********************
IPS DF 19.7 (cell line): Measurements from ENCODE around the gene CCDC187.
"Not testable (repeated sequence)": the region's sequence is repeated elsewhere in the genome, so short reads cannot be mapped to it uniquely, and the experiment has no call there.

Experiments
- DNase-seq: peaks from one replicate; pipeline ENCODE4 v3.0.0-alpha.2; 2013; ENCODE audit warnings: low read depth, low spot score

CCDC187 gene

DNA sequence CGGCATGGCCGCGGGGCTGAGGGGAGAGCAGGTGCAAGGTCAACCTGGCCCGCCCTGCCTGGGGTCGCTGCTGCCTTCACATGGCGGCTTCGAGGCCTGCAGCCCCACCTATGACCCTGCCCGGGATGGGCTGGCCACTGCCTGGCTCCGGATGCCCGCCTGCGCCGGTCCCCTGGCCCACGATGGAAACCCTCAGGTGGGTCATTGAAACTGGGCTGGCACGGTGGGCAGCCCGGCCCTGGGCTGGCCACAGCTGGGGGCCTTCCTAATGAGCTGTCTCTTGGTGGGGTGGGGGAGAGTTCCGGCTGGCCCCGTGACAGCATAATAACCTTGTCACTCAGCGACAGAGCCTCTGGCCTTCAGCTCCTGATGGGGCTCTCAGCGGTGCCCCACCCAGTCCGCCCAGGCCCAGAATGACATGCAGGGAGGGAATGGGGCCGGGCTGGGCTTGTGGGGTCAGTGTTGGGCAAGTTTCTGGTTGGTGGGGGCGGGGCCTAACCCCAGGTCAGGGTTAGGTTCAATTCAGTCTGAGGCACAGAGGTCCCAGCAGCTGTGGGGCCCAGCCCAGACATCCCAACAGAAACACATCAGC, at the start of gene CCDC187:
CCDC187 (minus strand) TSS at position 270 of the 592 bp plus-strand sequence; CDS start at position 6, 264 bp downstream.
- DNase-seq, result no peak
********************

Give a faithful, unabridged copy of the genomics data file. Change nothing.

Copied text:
IPS DF 19.7 (cell line): Measurements from ENCODE around the gene CCDC187.
"Not testable (repeated sequence)": the region's sequence is repeated elsewhere in the genome, so short reads cannot be mapped to it uniquely, and the experiment has no call there.

Experiments
- DNase-seq: peaks from one replicate; pipeline ENCODE4 v3.0.0-alpha.2; 2013; ENCODE audit warnings: low read depth, low spot score

CCDC187 gene

DNA sequence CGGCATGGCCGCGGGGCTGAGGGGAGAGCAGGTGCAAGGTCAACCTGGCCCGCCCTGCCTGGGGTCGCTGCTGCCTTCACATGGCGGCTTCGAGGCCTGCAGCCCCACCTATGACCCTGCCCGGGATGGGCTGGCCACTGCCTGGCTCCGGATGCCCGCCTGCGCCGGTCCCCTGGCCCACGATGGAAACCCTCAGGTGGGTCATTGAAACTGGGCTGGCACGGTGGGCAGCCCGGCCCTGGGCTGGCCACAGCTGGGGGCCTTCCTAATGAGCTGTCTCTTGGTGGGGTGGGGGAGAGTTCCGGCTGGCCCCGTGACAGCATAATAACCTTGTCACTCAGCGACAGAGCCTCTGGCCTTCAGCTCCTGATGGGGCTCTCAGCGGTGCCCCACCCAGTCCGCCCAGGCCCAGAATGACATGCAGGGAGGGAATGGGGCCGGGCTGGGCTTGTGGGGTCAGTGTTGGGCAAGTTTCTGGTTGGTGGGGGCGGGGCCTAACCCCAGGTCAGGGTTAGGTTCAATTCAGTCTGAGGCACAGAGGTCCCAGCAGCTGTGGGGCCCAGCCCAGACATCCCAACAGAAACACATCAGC, at the start of gene CCDC187:
CCDC187 (minus strand) TSS at position 270 of the 592 bp plus-strand sequence; CDS start at position 6, 264 bp downstream.
- DNase-seq, result no peak